Tuesday, December 3, 2019

I Hear You Blog Blog Posts

One thing you will see mentioned in every review of the Irishman is Martin Scorcese’s use of de-aging technology to make his stars appear several decades younger as part of the film’s meditation on time, loss, and regret, and there is no covering up the fact that the digital effect occasionally turns its actors into disconcerting goblins. Their faces smooth out like cutscenes from a next-generation video game system. They maintain their elderly physiques so that Robert De Niro plays a mob hitman whose method of assassitation involves briskly walking at people, and Al Pacino’s Jimmy Hoffa retains the hunched posture of a near-octogenarian even as a middle-aged man; Pacino also goes through a closet of ludicrous wigs as specified by his contract. Most of the reviews I have seen paint this effect as a makeup trick, a digital attempt to cheat time with his aged stars, but the cumulative aesthetic effect only promulgates the lumpen grotesquerie of Scorcese gangsters usually achieved by wigs and horrifying suits.
De-aging is a technical marvel that also sort of makes De Niro look like 
he is about to deliver milk to Wallace and Gromit

The famous Copa shot in Goodfellas is supposed to illustrate the appeal of the gangster life-- Henry Hill leaves his car with some lackey and sweeps into the club as waitstaff parts for him like the Red Sea, and the best table in the house materializes in front of him in a manifestation of his newfound money and power. But Scorcese does not make the mobster lifestyle particularly glamorous or appealing-- yes, Hill and his associates get the best table but they also spend all of their evenings with the same jowly sixty-year-olds named “Momo” regaling each other with the time somebody owed them money, remembering guys named “Noodles” or “No Nose,” and every once in awhile they need to go beat someone to death.

There is a scene in The Irishman where De Niro’s Frank Sheehan is honored at a banquet. All of the gangsters are there in their greatest finery and the whole thing is disgusting-- a bunch of people in hideous 70s suits peering at limp vegetables and meat exuding a brown sauce through glasses that take up one third of the surface area of their face, and they are scowling and plotting murder; Scorcese has spent the last several months fending off backlash from his criticisms of comic book movies, but a large amount of the principle audience appears to have spilled from the pages of Dick Tracy.

There’s no glamor or warmth or the feeling of a surrogate family that lured Henry Hill into the mob present in the Irishman. These mobsters and associated figures are rubber-masked creatures. Mob boss Russell Buffolino played by a Joe Pesci digitally freckled into a Jim Henson creation tries to charm Sheeran’s young daughter with a weird dad joke while Sheeran tries to sell it by making one of those Greek drama mask faces that De Niro specializes in through his digitally smooth visage. The daughter is creeped out by both of them-- the instinctive horrror she feels about the violence her father perpetrates for Buffolino is magnified by the fact that both of them look like Hideo Kojima cutscenes before a boss battle that involves bowling balls and a grisly use of the Shine-O-Matic. No one in the movie is warm, funny, or charming other than Pacino’s Hoffa, whose own charisma submerges under the weight of his petty vendettas.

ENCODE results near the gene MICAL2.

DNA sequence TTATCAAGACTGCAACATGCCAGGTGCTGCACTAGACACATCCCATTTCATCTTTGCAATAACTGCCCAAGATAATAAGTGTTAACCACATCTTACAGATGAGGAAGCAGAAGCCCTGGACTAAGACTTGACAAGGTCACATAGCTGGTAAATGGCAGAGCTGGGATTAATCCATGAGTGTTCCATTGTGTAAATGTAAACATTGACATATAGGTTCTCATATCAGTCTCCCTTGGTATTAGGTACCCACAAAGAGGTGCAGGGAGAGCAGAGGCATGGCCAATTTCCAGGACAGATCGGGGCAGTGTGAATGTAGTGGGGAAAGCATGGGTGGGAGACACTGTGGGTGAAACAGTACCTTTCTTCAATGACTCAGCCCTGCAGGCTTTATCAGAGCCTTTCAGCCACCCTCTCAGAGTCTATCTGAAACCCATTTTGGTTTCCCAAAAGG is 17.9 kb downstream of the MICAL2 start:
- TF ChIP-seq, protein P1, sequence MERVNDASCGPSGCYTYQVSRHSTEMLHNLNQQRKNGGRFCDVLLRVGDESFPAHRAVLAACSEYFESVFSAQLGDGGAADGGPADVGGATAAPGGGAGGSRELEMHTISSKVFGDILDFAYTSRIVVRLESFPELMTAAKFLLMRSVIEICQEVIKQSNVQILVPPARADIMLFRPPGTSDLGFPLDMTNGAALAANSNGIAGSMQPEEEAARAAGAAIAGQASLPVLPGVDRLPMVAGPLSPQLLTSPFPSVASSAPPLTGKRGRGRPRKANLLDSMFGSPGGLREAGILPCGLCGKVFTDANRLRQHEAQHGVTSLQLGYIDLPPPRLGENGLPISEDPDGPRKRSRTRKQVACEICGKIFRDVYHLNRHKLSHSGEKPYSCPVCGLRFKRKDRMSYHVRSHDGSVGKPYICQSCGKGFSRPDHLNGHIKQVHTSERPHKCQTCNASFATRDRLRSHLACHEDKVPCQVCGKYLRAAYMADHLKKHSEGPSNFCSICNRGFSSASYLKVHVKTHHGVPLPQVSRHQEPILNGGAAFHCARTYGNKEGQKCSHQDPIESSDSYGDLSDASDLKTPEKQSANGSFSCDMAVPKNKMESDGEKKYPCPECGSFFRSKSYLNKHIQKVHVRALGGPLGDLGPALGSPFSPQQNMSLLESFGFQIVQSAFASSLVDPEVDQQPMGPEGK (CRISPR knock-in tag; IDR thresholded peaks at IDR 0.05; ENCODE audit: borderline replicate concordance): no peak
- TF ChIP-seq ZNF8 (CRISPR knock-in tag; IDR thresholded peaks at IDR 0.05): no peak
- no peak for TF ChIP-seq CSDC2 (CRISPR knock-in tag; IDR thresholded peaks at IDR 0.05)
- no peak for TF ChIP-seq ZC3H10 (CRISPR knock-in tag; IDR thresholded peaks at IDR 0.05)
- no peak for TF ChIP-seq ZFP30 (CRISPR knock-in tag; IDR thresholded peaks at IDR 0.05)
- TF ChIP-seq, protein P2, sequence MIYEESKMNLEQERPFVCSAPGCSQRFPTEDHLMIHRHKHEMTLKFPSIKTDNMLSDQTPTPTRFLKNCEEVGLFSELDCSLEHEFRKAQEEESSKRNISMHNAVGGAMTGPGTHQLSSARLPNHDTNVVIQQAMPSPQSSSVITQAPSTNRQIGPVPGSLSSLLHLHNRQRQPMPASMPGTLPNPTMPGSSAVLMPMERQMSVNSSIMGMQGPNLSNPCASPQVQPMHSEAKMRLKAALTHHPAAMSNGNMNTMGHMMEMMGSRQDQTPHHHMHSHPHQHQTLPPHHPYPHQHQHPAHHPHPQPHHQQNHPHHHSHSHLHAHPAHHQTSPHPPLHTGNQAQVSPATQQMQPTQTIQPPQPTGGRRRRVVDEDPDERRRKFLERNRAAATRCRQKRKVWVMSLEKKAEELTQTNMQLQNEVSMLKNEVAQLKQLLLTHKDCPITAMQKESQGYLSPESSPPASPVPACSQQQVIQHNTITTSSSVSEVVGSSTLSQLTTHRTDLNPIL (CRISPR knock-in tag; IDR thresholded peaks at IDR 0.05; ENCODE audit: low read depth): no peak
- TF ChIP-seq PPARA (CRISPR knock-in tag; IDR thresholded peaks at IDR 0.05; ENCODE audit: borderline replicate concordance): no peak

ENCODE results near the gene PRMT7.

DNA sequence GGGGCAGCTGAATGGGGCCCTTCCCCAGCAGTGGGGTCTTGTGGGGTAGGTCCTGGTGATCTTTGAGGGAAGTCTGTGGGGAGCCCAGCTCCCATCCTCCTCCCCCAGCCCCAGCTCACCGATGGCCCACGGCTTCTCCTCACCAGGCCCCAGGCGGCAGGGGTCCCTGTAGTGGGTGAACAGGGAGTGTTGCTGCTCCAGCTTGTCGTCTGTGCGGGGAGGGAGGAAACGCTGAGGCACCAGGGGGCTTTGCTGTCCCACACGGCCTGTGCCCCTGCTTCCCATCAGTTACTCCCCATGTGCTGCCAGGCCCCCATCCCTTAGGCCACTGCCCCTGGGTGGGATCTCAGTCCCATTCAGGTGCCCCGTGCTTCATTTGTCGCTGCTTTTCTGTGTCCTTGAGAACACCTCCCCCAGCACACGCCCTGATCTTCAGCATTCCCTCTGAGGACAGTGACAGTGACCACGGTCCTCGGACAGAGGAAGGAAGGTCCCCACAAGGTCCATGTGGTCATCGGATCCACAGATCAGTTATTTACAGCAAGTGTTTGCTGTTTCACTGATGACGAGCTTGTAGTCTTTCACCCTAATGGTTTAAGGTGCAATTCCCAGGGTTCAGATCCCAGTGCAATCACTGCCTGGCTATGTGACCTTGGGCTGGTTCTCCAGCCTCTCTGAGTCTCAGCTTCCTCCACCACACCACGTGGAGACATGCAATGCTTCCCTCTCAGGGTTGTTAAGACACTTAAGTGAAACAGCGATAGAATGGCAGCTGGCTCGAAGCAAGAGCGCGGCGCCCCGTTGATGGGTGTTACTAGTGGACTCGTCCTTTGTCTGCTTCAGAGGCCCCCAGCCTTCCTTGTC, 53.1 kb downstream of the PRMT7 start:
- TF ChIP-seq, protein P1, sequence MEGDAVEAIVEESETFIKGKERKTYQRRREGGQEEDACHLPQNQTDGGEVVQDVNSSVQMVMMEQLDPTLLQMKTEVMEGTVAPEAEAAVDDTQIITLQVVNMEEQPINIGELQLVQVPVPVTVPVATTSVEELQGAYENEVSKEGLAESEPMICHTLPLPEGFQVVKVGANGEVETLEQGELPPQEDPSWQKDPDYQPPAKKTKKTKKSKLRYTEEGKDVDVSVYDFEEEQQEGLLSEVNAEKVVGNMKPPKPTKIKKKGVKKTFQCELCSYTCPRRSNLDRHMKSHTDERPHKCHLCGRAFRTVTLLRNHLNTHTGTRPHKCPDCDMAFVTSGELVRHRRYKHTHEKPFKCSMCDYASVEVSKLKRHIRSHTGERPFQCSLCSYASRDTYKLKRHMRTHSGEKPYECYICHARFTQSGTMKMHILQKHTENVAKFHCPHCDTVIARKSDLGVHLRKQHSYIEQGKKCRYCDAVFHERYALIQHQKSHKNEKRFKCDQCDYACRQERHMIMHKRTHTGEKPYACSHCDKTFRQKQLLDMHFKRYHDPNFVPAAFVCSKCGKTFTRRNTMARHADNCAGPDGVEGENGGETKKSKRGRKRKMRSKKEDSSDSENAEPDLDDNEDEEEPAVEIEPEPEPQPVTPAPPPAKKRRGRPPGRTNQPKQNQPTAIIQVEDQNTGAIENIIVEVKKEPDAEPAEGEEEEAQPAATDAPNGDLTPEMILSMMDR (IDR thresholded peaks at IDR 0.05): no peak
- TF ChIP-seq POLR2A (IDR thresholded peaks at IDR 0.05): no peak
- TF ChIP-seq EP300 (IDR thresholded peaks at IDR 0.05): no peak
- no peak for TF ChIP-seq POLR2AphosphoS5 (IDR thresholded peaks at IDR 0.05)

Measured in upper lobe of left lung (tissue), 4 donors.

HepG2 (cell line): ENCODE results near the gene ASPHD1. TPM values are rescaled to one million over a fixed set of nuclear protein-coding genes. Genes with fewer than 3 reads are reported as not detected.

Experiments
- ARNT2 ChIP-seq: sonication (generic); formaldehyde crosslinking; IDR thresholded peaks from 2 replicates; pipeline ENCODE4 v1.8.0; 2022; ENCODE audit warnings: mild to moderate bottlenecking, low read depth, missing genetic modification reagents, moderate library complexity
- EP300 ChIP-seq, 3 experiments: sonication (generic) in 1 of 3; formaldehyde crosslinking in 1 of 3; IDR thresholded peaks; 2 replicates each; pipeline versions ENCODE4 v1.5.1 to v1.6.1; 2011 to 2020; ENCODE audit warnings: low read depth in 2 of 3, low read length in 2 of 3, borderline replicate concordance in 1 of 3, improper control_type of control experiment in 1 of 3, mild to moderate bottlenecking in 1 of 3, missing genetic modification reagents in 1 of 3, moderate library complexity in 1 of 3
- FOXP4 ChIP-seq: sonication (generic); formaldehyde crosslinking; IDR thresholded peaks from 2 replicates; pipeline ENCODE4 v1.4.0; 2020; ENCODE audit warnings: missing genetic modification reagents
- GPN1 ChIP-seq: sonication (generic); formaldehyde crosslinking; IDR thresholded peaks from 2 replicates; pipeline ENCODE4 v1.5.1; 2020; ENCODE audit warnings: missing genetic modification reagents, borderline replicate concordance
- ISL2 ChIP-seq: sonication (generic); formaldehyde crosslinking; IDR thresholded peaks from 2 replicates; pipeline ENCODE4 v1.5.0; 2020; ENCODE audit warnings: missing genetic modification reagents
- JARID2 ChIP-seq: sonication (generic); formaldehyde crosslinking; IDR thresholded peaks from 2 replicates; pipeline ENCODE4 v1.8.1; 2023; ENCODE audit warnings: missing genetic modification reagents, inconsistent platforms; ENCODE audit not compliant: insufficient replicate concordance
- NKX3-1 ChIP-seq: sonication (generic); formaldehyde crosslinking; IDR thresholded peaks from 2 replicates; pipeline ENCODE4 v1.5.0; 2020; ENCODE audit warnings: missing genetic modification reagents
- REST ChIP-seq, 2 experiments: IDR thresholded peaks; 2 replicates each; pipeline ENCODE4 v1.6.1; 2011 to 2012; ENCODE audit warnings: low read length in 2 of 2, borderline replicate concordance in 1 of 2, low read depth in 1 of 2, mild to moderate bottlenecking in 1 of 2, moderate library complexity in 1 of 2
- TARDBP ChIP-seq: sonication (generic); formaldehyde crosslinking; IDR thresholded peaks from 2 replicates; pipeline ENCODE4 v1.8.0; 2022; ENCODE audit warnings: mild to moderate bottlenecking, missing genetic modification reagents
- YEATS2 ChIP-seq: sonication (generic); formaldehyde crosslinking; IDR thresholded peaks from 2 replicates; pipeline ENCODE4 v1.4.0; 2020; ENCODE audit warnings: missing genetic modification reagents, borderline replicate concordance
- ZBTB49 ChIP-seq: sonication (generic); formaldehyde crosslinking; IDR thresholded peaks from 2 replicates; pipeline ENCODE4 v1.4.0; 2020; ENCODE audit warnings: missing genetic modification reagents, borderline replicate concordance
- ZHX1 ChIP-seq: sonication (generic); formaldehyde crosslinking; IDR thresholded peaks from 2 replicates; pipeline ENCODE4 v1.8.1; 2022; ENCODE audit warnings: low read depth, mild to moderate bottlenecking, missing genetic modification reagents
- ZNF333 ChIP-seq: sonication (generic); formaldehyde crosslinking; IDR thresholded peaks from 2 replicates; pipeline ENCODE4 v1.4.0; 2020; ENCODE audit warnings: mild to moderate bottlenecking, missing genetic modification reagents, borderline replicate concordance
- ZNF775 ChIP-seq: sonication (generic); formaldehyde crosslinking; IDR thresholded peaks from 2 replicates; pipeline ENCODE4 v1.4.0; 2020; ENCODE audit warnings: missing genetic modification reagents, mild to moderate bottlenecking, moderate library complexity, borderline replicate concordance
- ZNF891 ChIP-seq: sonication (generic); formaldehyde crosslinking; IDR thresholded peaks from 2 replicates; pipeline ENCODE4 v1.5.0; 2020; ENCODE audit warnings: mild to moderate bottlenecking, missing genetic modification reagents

Scorcese’s mobsters serve as warped mirrors to the American dream. For Sheeran, Hill and the others in the Scorcese gangster orbit, organized crime served as a way to make more money and amass more power than any other way available to them. But Scorcese does not celebrate or romanticize this path. Sheeran’s reward for a life of blowing up cars and lumbering up to people and then shooting them in the face appears to net him and his family the lifestyle of an upwardly mobile professional. Meanwhile, he must continue to navigate an enterprise freighted with the sclerotic organizational dysfunction of the grasping psychopaths who rise to the top. The weird feuds and ludicrous power plays from the various cigar and forehead guys result in constant murders; from time to time, Scorcese introduces a new character only to stop and give a quick caption explaining the date and circumstances of his gruesome death.

The mob in its twentieth-century heyday operated to fill the specific needs otherwise unavailable through lawful means-- booze under prohibition, gambling, loans, and all other sorts of vices. As depicted by Scorcese, this lawless vacuum gave control of these services to those maniacs willing to flout the law and kill off anyone encroaching on their turf. The Irishman serves as his elegy for the particularly weird strain of mafia that ascended for the better part of a century, entangled itself in the highest reaches of power, and then fizzled; it dies and dies until Frank Sheeran remains alone in a nursing home. The mob’s operations have not gone away, but gone mainstream-- some vices like gambling and loan sharking blossomed into legal industries that cut their deals with legislatures and no longer have use for the plastic-faced mutants that have carbombed each other into oblivion.

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